“I don’t think the captain meant it when he said you’d be dropped here,” said Kaylee, brow furrowing.

I have no doubts on that subject,” said Simon shortly.

“Captain’s got a good heart, he wouldn’t be cruel,” said Kaylee.

“I suppose he doesn’t play games with people’s minds either,” said Simon sardonically. “No, I’m sure he would never play ill-spirited jokes.”

The true irony was understandably lost on Kaylee, but she also did not seem to have an answer to the general matter, which gave Simon a sort of perverse pleasure. At least Mal seemed to be known for that behavior, it wasn’t just Simon.

“I’ll talk to him,” said Kaylee. “I don’t think Whitefall’s good for you and your sister.”

“Don’t worry about us,” said Simon, rising and brushing off her comment with a hand. “We’ll survive.”

“Well, if the captain does keep his word,” said Book, “you would be better off starting a new life well rested.”

“The Shepherd has a point, even if it’s not that subtle,” said Kaylee, tipping her head to one side.

Simon smiled halfheartedly. “And I thought I was the doctor.” There were things he needed to do, and so he decided to at least appear to give in to their advice. He almost left the infirmary before pausing and saying on impulse, “You’ve been kind—both of you. I—we appreciate it.”

Book had also risen to leave, and put a hand on Simon’s shoulder as they walked out, saying quietly: “You’ve done nothing not to deserve it.”

“Well, there may be some disagreement on that point,” said Simon almost inaudibly, but Book only thumped his shoulder and chuckled a little.

Returning to his room, Simon straightened up the belongings that were there—or to be accurate, only a little more than they already were. He had brought so little from his old life, and so little to start a new one, and he realized that he couldn’t even pack until he was more informed. What would he need? Would his money be enough to buy clothes for River and a place to stay? Did they have a hospital on this planet, and would it be safe for him to work there now, or should he wait until a less suspicious time? The only other alternative might be roughing it in the wilderness. River would have liked that, he thought wistfully. Before.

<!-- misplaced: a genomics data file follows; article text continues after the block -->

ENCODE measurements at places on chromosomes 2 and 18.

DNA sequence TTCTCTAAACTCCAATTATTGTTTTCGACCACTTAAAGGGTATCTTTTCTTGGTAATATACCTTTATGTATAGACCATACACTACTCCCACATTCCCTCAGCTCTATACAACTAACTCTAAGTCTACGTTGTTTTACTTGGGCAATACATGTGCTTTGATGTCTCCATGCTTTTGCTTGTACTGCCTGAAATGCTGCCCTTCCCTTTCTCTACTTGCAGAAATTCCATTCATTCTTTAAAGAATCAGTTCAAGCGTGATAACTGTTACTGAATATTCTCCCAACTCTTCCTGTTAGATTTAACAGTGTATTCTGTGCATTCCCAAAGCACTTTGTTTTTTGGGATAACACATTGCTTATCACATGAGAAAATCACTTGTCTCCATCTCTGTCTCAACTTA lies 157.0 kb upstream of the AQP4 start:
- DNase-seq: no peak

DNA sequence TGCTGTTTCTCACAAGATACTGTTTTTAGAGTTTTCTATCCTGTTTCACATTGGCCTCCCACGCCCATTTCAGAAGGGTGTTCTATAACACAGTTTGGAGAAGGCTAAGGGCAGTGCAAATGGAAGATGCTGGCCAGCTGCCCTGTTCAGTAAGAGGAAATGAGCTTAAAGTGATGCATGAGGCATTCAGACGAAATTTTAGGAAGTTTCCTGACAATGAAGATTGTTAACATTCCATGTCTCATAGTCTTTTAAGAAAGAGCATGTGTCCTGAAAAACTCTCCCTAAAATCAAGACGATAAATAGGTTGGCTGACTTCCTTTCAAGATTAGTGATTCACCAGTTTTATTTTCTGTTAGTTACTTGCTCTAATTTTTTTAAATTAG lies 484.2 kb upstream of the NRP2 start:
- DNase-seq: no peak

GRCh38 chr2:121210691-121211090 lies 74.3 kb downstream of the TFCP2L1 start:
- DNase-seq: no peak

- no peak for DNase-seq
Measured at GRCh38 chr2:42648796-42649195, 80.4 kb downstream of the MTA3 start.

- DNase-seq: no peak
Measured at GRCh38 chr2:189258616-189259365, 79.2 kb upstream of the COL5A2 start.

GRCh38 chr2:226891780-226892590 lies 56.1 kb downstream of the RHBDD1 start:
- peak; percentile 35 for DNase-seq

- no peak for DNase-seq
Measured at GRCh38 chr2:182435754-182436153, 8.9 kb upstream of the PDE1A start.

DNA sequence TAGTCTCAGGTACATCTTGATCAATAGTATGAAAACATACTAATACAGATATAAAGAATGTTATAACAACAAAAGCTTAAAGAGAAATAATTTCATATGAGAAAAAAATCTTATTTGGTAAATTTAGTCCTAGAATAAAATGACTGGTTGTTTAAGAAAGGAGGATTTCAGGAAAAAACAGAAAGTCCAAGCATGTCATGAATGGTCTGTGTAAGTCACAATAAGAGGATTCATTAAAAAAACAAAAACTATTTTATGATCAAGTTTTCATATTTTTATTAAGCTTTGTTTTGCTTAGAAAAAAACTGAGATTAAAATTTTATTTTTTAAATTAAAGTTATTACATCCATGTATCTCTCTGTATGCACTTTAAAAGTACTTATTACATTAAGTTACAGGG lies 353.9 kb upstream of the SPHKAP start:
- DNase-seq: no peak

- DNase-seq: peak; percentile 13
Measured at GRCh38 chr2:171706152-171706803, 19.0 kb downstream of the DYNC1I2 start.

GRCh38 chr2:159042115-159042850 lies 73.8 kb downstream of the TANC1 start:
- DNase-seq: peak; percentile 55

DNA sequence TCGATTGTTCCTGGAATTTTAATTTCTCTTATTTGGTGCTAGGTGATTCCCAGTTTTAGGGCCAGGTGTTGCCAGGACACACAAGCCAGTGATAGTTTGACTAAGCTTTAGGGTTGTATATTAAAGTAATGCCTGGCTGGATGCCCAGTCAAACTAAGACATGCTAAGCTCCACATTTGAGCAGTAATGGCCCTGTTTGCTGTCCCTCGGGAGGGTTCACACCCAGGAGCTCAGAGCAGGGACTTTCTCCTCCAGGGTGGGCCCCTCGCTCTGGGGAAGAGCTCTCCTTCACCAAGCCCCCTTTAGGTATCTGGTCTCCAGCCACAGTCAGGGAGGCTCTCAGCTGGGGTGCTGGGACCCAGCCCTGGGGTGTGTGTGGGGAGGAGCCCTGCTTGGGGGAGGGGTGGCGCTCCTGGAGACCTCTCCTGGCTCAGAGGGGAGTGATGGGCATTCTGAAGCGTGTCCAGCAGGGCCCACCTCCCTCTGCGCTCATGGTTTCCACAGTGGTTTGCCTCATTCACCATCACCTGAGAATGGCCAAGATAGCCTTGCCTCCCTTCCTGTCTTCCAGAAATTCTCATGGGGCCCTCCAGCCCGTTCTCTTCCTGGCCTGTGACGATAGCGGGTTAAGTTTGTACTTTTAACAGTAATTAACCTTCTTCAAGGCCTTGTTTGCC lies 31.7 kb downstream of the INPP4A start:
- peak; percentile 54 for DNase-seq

But until the captain returned and made his decision clear, any thoughts on this subject were guesses in the dark. He knew nothing of Whitefall. He knew nothing about surviving on a planet; he had barely survived space travel and being a fugitive for a few weeks. But being on Serenity had given him surprising confidence. If these—people—could survive by the skin of their teeth day after day, then it was possible. He had his purpose to keep him focused, and that would make up on the scale for the fact that these people didn’t have any responsibilities beyond their own personal ones. It might even make up for the fact that the government was not hard on their heels.

Simon paused, realizing he was pacing back and forth, fingering the notebook he had picked up from where it had fallen disgracefully from the shelf. He opened it and wrote down the Shepherd’s words about River’s dream.

It’s all so useless, he thought, but did not write. Here he was, trying to distract himself with meaningless checkups on his patients, who did not need active attention, and trying to tell himself that there were “things” to be done before the captain came back. No, he admitted, there is nothing to be done. It’s just waiting and meaningless speculation.

“Self realization is the step that must come before all others” echoed a female voice in his head, the long-buried memory of his psychology teacher. Well, what was the next step, then? He couldn’t make a move until the captain returned, so he might as well see when that might possibly be. He didn’t know the ship very well, but all passages seemed to lead towards the bridge—or the storage areas—or the engine room—well, he would find his way eventually. He had to. To survive one had to find the way, and Simon had always sworn that he would survive. He might dally with trifles while he waited, but it would be soon that this little respite would be over. Would he be ready for whatever would come afterwards? It didn’t matter. His oath was set, and only death would break it.